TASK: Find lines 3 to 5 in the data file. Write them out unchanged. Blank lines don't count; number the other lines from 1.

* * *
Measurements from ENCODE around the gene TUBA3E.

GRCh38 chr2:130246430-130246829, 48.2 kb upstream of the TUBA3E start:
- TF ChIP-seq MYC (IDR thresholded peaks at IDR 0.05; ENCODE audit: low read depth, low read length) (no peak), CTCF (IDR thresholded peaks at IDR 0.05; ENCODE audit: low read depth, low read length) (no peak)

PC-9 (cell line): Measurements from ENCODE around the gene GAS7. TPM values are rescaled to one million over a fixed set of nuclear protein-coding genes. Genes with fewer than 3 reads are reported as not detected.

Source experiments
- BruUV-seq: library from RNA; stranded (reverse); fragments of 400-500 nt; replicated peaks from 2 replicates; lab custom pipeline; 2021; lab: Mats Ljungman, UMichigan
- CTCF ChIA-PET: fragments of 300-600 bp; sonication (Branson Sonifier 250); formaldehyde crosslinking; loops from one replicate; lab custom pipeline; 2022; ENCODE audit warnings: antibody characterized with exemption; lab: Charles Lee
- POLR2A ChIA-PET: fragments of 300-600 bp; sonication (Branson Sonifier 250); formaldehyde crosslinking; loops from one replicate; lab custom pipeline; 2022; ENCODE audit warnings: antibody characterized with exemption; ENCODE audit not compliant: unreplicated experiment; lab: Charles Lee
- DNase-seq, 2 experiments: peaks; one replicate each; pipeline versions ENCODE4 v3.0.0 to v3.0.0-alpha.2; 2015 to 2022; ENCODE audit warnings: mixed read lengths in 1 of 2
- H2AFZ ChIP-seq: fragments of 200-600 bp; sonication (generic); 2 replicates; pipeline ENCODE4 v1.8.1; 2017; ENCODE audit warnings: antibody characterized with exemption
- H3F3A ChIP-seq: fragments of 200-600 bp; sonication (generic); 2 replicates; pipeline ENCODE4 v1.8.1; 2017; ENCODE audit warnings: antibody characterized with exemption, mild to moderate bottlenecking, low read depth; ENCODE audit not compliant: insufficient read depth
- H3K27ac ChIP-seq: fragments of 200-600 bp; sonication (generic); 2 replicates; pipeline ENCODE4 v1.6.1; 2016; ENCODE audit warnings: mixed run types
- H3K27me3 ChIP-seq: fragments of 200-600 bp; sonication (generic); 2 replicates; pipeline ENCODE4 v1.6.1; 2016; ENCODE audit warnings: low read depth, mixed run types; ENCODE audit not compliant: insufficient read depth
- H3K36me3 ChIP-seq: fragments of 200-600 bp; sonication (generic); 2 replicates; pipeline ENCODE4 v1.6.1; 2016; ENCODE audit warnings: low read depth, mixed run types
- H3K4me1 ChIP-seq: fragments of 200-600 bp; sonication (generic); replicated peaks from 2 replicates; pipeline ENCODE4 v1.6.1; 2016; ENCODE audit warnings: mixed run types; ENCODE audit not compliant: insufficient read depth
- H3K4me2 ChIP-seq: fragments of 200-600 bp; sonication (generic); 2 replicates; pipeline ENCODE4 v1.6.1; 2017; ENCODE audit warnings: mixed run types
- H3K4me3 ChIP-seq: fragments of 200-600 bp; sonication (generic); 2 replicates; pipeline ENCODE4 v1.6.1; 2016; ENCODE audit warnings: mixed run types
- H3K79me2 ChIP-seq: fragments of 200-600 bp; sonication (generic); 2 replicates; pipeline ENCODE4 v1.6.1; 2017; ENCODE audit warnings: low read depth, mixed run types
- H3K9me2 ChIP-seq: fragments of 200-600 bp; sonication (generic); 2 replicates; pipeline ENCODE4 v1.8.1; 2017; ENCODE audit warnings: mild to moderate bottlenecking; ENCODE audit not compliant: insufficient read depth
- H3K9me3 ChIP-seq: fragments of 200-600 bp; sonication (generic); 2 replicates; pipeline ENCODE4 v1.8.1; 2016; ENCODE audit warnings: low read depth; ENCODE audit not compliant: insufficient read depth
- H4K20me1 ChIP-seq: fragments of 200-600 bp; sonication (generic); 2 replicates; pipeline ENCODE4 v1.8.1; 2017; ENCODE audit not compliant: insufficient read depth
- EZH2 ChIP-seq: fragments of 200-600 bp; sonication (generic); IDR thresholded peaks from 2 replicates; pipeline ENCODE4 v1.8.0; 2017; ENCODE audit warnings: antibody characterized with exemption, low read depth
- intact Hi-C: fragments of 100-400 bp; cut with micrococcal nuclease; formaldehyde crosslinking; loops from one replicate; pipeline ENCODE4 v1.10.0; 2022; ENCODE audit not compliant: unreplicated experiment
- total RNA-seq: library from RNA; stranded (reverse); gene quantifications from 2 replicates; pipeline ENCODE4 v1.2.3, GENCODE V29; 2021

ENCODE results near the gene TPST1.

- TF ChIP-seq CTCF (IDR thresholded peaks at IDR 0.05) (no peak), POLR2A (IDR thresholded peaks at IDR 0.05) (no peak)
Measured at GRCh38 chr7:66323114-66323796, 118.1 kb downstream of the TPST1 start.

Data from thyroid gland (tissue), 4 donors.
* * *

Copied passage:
- TF ChIP-seq MYC (IDR thresholded peaks at IDR 0.05; ENCODE audit: low read depth, low read length) (no peak), CTCF (IDR thresholded peaks at IDR 0.05; ENCODE audit: low read depth, low read length) (no peak)

PC-9 (cell line): Measurements from ENCODE around the gene GAS7. TPM values are rescaled to one million over a fixed set of nuclear protein-coding genes. Genes with fewer than 3 reads are reported as not detected.

Source experiments